The renaming of two CBD laneways will ensure two parts of Warrnambool's business history is set in stone.
The entrance to Ozone car park next to the former De Grandi sports store will be named after the family who ran the business there until its closure in 2011 ended a 114-year chapter for the city.
The laneway next to the newly constructed home of Myers Planning will be named Dispensary Lane after the pharmacy that once operated there on Timor Street.
The name changes - an idea put forward by business owner Steve Myers - received the unanimous backing of city councillors this week.
Cr May Taylor said the naming of the laneways would help avoid confusion for emergency vehicles and for delivery drivers.
"The proposed names have a distinct historical link to the sites ... Dispensary Lane is connected with Richard Kennedy who established a large pharmacy at 188 Timor Street," he said.
Cr Taylor said Mr Kennedy was very active in Warrnambool serving as a councillor from 1885 to 1890, and was president of the Warrnambool hospital, mechanics institute and art gallery.
He also served as a trustee of the Savings Bank and for many years and was a justice of the peace.
When the new Myers Planning building was under construction, old pharmacy bottles were unearthed on the block.
The naming of De Grandi Lane has also been welcomed by the family.
The iconic De Grandi's sporting goods store, was originally founded in 1897, and operated at various locations before closing in 2011.
David De Grandi told The Standard last year that his father Cyril and two brothers Mick and John - who both died last year - would be "absolutely thrilled" by the gesture.
In 1897, Louis De Grandi and brother-in-law Alf George went into partnership to open a 'cycle business' possibly at 166 Timor Street - a few doors up from the Timor Street location that still bears the business' name.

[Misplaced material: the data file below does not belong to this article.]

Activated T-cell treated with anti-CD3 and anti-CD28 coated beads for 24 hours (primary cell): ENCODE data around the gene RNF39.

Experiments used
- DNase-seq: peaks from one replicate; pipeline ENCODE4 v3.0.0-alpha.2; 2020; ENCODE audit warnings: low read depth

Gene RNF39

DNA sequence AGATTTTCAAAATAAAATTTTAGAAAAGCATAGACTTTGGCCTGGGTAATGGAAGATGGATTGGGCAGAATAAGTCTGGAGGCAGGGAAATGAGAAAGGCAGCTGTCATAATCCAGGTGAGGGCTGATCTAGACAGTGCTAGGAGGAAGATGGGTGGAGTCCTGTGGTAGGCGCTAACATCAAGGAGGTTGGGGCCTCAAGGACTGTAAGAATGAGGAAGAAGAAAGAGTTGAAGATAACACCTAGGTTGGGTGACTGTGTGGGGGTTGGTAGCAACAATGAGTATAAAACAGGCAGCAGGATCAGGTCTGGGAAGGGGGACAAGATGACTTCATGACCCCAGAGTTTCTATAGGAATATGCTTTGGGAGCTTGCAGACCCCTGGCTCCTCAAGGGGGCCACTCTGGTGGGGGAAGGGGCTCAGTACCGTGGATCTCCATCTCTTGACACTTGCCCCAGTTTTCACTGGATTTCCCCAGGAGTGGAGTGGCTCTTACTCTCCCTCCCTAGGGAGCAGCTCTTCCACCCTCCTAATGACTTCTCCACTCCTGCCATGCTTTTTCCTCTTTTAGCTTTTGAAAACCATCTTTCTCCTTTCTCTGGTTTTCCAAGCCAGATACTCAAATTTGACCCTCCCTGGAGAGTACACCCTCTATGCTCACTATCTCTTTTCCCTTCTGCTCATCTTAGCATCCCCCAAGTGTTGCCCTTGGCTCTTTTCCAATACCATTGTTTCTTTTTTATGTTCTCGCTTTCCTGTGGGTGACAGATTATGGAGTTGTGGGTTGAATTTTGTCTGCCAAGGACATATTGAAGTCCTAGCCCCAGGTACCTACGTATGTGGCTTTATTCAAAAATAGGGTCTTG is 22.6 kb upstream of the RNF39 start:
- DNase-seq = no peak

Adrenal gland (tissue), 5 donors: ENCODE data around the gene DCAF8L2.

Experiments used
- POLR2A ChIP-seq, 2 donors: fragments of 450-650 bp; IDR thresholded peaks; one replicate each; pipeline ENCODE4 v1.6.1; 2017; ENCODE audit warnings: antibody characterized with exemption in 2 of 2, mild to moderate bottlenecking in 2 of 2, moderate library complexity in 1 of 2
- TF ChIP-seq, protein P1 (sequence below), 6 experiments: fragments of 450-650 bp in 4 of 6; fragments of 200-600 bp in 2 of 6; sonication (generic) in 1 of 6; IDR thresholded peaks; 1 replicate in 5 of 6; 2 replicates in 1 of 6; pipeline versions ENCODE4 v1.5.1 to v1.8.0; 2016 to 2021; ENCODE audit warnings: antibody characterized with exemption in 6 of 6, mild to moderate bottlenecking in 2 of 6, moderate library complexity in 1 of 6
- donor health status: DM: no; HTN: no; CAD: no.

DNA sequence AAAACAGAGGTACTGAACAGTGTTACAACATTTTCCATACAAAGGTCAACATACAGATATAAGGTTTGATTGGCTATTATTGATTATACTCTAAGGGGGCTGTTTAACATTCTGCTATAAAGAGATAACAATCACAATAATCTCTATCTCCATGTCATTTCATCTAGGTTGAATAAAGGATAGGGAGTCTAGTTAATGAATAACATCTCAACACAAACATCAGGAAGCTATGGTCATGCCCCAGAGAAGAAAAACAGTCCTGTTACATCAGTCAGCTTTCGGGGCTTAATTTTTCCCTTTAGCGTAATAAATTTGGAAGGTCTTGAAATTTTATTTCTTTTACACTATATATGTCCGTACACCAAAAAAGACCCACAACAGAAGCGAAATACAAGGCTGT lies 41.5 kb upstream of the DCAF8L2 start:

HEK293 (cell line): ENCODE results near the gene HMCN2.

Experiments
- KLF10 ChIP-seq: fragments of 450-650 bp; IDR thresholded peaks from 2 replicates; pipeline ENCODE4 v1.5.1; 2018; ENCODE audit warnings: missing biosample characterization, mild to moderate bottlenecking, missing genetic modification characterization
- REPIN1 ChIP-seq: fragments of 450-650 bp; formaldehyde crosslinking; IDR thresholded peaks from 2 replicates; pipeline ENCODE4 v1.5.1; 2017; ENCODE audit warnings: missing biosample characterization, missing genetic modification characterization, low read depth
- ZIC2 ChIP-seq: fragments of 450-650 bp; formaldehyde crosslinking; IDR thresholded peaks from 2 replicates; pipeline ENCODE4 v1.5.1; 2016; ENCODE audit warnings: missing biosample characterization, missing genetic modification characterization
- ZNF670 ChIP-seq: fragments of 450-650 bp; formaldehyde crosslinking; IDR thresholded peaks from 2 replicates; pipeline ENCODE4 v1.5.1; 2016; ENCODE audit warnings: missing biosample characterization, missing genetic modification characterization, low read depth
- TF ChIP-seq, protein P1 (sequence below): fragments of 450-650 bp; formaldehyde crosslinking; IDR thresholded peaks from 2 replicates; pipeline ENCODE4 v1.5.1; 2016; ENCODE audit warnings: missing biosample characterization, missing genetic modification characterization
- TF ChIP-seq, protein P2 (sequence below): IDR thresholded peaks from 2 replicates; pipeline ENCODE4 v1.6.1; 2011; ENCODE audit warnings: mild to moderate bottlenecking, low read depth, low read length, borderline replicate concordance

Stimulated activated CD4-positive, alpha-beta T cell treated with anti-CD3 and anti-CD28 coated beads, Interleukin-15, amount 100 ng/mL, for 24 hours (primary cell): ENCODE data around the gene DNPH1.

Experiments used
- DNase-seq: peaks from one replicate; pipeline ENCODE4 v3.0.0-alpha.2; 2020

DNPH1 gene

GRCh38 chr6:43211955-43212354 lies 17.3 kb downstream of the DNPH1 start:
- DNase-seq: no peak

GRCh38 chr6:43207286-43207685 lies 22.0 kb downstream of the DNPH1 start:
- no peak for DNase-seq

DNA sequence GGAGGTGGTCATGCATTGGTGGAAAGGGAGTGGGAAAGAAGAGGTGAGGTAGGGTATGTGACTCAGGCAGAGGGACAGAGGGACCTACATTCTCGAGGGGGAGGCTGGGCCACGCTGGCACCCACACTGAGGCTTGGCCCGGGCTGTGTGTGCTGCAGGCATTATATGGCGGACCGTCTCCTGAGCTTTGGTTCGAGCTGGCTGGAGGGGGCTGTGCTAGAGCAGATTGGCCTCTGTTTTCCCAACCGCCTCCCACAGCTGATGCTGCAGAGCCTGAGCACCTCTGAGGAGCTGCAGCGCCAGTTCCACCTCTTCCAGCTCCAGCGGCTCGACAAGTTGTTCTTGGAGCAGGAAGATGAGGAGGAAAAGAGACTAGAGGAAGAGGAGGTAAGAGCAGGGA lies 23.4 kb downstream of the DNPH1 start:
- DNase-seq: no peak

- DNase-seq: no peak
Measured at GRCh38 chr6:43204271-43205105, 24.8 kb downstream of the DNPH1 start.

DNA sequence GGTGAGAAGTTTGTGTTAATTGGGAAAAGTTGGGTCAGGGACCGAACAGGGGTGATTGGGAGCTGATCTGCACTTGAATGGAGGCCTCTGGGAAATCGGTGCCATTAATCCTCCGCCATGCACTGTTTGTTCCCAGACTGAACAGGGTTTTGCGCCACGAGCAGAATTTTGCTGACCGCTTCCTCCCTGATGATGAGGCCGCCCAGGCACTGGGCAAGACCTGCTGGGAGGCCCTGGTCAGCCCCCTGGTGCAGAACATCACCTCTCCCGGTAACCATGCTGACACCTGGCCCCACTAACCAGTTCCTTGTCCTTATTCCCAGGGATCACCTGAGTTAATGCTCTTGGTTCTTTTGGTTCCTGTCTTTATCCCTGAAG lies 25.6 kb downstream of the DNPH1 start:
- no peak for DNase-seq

But around the turn of the century, in 1899/1900, Louis went out on his own and opened Champion Cycles at 84 Liebig Street and over the period trained his sons in the cycle trade when old enough to work.
His son Ernest, who served in France during World War I, returned to establish the cycle business in the iconic Timor Street location where it was handed down through the generations. Cyril De Grandi and later his sons John and Michael expanded the business into a regional sporting goods emporium.
Ernest and his young family lived at the back of the shop in the late 1920s and 1930s.
David Connoley, who is researching his family's history, said his mother Patricia remembered growing up at the shop alongside her brother Cyril and sisters Betty and Audrey .
"Times were pretty tough back then and living conditions fairly rudimentary," Mr Connoley said.
Louis' eldest son George De Grandi had also worked for his father before establishing his own business, Best Cycles, at 60-62 Liebig Street between 1917 and 1920 after stints in Kyabram and Nathalia.
Alongside Claude Eagles, George then opened a motor cycle and cycle shop at 200-202 Timor Street before heading to Geelong in the late 1920s to establish a cycle business there that is still run by his descendants.
Mr Connoley said Alf George had been a Raleigh Cycle agent and was active in establishing the Warrnambool to Melbourne cycle classic, which Ernest and George took part in during the early 1900s.
Louis' father, Felix, had come to Australia in 1855 during the gold rush period from Novaggio in northern Italy near the Swiss border.
Cr Richard Ziegeler and Cr Angie Paspaliaris praised the nod to the city's business history that the laneway names bring.
The proposal attracted two public submissions, one in support and the other suggesting that an alternative name could be L2P in honour of the driver mentor program which operates not far from the laneway.
But council ruled it out because it failed to meet a number of naming principles.
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